In the wake of national average prices breaching the $500,000 mark for the first time in February, CREA noted that the Ontario municipality showed the strongest market performance over the past four years.
Lloydminster, Saskatoon finished second in the rankings, with an impressive 27 per cent increase in real estate prices over the same period. Traditional heavyweights Toronto and Vancouver came not too far behind, showing 25 and 24 per cent growth, respectively.
However, observers warned that there’s no cause yet for celebration, considering that the economy is by and large still recovering from the effects of the global oil shock.
“Canada represents one of single largest countries in the world and going from coast to coast, Canada is home to a very diverse group of people with local economics that are vastly different,” Toronto mortgage specialist Calum Ross told YPNextHome
analysts Sonia Bell and Wayne Karl, as quoted by HuffPost Business Canada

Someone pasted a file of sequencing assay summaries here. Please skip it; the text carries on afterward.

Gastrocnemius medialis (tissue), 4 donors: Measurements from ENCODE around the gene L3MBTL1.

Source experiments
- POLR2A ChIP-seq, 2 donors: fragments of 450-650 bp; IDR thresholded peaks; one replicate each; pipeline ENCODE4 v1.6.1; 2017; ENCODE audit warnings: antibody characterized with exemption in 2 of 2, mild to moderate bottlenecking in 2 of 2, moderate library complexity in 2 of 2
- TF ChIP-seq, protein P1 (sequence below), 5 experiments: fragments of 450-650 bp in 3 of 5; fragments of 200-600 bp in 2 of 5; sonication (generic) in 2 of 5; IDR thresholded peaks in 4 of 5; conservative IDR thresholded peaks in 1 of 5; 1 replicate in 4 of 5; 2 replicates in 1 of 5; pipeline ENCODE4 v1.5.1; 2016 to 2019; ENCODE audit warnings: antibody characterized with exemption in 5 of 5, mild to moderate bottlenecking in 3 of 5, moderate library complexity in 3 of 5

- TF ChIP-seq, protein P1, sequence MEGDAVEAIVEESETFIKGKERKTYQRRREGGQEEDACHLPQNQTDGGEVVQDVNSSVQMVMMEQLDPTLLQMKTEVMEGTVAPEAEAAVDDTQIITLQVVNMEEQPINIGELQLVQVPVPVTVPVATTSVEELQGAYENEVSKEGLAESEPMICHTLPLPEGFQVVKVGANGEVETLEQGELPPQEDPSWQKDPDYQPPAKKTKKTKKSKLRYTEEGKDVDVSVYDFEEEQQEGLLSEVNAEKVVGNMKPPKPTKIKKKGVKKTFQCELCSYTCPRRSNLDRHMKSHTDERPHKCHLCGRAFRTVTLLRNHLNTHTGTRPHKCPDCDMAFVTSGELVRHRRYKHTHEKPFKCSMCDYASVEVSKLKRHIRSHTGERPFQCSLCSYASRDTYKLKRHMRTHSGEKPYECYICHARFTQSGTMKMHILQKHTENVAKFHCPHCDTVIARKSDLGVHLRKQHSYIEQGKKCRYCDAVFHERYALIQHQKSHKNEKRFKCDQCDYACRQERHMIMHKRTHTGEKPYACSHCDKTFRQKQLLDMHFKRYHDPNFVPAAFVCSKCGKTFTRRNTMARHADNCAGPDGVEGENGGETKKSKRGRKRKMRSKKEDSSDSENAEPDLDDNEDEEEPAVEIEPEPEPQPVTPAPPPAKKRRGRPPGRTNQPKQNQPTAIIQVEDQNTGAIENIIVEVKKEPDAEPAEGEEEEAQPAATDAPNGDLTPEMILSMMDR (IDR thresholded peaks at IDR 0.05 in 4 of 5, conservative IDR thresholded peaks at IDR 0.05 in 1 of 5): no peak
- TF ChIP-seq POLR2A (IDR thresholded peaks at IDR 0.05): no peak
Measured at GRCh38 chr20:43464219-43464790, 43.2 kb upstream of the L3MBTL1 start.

Case in point: Alberta, one of the provinces hardest hit by the sharp drops in oil prices, exhibited less than dynamic growth numbers over the four-year period analyzed by the study, with 11 per cent for Edmonton and 10 per cent for Calgary.
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Saint-Fabien-de-Panet, Lac la Biche County, Amaranth, Riceville, Oak Bay
Posting an average price growth of 32 per cent from 2012 to the end of 2015, the Regional Municipality of Durham stood out as the locality with the greatest real estate growth, according to the latest figures from the Canadian Real Estate Association (CREA).